3D Printing technology, as it develops, will transform the way we design and acquire products in our society. Many predict that when 3D printing and other 'DIY' practices becomes ubiquitous in households, 'big box marts' as a business model will become obsolete, as consumers not only produce what they want on demand in their homes or at 'makerspaces', but also design the exact products they want.
Micro Center's Chicago branch, located on 2645 Elston Ave, isn't worried about losing profits to the 'Third Industrial Revolution'. For over half a year now, they've hosted a well stocked 'Do It Yourself' section in the left shelf of their video game alcove, filled with various hobby electronics supplies for people interested in building and programing their own inventions.
Arduino circuit boards and parts take up most of this 'DIY' wall. By combining various sensors, mechanisms, logic boards, and micro-controllers together, then programming them with the Arduino language, hobbyists and professional scientists alike can make custom robots, scanning devices, video-game platforms, art projects, and other kinds of sophisticated electronics.
Next to the electronic components is a bookshelf with contents ranging from how-to manuals in Arduino to blank 'Maker' journals for fledgling tinkerers to sketch out their designs in. On the higher shelves are self-assembling electronic boards, science experiments in a box, and other educational kits for kids. Lower shelves hold more sophisticated model kits for hardcore hobbyists: model rockets, programmable robots, RC vehicles, and the like.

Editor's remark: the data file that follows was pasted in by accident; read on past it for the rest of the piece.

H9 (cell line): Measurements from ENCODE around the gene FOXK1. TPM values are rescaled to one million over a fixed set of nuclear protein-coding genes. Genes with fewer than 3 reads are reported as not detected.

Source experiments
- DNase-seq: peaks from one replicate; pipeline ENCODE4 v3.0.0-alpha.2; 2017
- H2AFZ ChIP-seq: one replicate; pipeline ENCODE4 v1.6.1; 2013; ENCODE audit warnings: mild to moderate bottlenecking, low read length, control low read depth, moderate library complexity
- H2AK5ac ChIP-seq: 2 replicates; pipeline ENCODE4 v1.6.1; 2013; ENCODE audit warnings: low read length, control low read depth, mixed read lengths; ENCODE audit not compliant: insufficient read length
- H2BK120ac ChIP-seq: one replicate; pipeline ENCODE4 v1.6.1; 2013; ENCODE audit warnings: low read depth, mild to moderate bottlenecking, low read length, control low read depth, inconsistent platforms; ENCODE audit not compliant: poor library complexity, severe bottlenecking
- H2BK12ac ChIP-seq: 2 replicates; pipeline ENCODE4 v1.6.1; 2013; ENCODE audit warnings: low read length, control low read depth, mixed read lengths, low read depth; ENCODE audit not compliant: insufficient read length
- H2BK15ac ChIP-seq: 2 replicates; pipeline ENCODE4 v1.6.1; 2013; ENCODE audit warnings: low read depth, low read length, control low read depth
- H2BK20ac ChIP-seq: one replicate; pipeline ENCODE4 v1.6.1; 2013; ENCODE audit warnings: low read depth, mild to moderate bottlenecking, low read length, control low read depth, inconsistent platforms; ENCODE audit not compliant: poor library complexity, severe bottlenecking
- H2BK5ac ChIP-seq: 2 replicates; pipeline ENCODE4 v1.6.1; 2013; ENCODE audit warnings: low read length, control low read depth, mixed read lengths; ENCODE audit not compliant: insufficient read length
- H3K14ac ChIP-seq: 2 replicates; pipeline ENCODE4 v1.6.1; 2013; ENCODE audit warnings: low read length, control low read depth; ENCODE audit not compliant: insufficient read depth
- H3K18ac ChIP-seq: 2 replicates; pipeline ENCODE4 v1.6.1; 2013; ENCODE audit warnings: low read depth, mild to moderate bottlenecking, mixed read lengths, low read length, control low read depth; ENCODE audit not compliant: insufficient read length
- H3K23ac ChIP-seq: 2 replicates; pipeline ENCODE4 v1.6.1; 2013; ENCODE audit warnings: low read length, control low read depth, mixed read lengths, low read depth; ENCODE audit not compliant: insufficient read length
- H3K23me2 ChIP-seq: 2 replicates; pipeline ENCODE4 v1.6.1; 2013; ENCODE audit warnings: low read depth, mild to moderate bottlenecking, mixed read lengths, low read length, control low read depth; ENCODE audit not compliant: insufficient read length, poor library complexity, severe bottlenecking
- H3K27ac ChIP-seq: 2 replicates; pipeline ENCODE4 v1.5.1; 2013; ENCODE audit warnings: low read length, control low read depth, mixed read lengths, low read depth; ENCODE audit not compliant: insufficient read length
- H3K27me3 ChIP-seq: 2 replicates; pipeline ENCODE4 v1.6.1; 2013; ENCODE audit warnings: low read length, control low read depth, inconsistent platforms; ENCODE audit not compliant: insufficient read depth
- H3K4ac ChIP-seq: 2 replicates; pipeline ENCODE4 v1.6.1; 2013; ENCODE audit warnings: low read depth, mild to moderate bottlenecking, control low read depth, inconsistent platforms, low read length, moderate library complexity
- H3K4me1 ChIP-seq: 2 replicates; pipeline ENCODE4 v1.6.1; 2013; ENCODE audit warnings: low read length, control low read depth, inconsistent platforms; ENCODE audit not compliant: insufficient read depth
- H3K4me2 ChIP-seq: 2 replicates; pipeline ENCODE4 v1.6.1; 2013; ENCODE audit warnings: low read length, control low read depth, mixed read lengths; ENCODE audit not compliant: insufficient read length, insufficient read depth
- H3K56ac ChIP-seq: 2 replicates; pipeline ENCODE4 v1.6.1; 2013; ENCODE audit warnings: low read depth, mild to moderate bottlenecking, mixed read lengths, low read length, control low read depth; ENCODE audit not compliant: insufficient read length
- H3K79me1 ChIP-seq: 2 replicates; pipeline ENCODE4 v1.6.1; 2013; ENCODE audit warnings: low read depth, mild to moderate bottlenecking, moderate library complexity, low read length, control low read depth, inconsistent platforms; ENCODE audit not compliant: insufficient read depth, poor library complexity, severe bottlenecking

Micro Center staff members were quick to point out their rack of Raspberry PI computer components, the most popular products in Microcenter's 'DIY' section. Originally designed as a $40 computer affordable for children of all ages and circumstances, the Raspberry PI core processor is smaller than a paperback novel, comes with a free Linux-based operating system, and can hook up to any model of keyboard.
Aesthetically, it hearkens back to 1980's computers like the Commodore 64: no-frills and with an operating system that encourages experimentation and hobby program. The main processor can be used on it's own, or networked with other units and modules to assemble the computer system of your choice.
Whether permanent fixture or fad, this section in Chicago's Micro Center branch connects the garage programming innovation of the 1980s and 1990s with the future of decentralized, customizable technology that 'DIY' movement members predict. It's also starting place for people who not only want to create new things, but understand the electronic technology that modern society relies on day by day.